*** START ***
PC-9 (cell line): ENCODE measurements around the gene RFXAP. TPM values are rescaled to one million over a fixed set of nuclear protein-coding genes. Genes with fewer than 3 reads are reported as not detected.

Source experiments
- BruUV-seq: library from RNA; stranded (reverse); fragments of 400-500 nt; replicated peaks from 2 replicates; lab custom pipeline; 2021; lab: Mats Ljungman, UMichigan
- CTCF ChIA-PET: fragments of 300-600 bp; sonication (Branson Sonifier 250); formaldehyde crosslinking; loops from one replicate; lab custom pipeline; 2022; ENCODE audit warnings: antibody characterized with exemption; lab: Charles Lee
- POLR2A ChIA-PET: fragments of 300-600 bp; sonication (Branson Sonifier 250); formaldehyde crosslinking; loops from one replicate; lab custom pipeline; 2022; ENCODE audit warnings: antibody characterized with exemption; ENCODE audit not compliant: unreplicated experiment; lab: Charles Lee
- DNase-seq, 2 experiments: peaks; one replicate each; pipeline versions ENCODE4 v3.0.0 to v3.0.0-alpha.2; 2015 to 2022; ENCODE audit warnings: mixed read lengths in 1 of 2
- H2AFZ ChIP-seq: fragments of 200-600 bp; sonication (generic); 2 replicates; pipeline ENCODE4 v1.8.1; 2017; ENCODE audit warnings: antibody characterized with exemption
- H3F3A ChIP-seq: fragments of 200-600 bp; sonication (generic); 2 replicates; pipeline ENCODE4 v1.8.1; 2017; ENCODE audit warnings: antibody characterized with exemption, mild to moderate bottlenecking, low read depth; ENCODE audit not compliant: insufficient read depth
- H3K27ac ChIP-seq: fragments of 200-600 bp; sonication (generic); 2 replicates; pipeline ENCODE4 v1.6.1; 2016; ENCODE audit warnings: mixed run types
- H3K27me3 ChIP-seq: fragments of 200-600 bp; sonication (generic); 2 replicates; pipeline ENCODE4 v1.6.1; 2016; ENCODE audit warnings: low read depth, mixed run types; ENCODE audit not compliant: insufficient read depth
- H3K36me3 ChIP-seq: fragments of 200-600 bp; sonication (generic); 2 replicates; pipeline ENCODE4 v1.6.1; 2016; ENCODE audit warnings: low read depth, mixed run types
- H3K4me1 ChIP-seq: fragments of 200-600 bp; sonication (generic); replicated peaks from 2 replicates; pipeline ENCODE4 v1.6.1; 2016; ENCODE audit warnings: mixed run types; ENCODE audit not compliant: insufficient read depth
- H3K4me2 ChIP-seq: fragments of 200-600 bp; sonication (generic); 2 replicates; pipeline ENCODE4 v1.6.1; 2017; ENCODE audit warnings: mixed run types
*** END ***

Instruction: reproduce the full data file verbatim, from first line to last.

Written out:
PC-9 (cell line): ENCODE measurements around the gene RFXAP. TPM values are rescaled to one million over a fixed set of nuclear protein-coding genes. Genes with fewer than 3 reads are reported as not detected.

Source experiments
- BruUV-seq: library from RNA; stranded (reverse); fragments of 400-500 nt; replicated peaks from 2 replicates; lab custom pipeline; 2021; lab: Mats Ljungman, UMichigan
- CTCF ChIA-PET: fragments of 300-600 bp; sonication (Branson Sonifier 250); formaldehyde crosslinking; loops from one replicate; lab custom pipeline; 2022; ENCODE audit warnings: antibody characterized with exemption; lab: Charles Lee
- POLR2A ChIA-PET: fragments of 300-600 bp; sonication (Branson Sonifier 250); formaldehyde crosslinking; loops from one replicate; lab custom pipeline; 2022; ENCODE audit warnings: antibody characterized with exemption; ENCODE audit not compliant: unreplicated experiment; lab: Charles Lee
- DNase-seq, 2 experiments: peaks; one replicate each; pipeline versions ENCODE4 v3.0.0 to v3.0.0-alpha.2; 2015 to 2022; ENCODE audit warnings: mixed read lengths in 1 of 2
- H2AFZ ChIP-seq: fragments of 200-600 bp; sonication (generic); 2 replicates; pipeline ENCODE4 v1.8.1; 2017; ENCODE audit warnings: antibody characterized with exemption
- H3F3A ChIP-seq: fragments of 200-600 bp; sonication (generic); 2 replicates; pipeline ENCODE4 v1.8.1; 2017; ENCODE audit warnings: antibody characterized with exemption, mild to moderate bottlenecking, low read depth; ENCODE audit not compliant: insufficient read depth
- H3K27ac ChIP-seq: fragments of 200-600 bp; sonication (generic); 2 replicates; pipeline ENCODE4 v1.6.1; 2016; ENCODE audit warnings: mixed run types
- H3K27me3 ChIP-seq: fragments of 200-600 bp; sonication (generic); 2 replicates; pipeline ENCODE4 v1.6.1; 2016; ENCODE audit warnings: low read depth, mixed run types; ENCODE audit not compliant: insufficient read depth
- H3K36me3 ChIP-seq: fragments of 200-600 bp; sonication (generic); 2 replicates; pipeline ENCODE4 v1.6.1; 2016; ENCODE audit warnings: low read depth, mixed run types
- H3K4me1 ChIP-seq: fragments of 200-600 bp; sonication (generic); replicated peaks from 2 replicates; pipeline ENCODE4 v1.6.1; 2016; ENCODE audit warnings: mixed run types; ENCODE audit not compliant: insufficient read depth
- H3K4me2 ChIP-seq: fragments of 200-600 bp; sonication (generic); 2 replicates; pipeline ENCODE4 v1.6.1; 2017; ENCODE audit warnings: mixed run types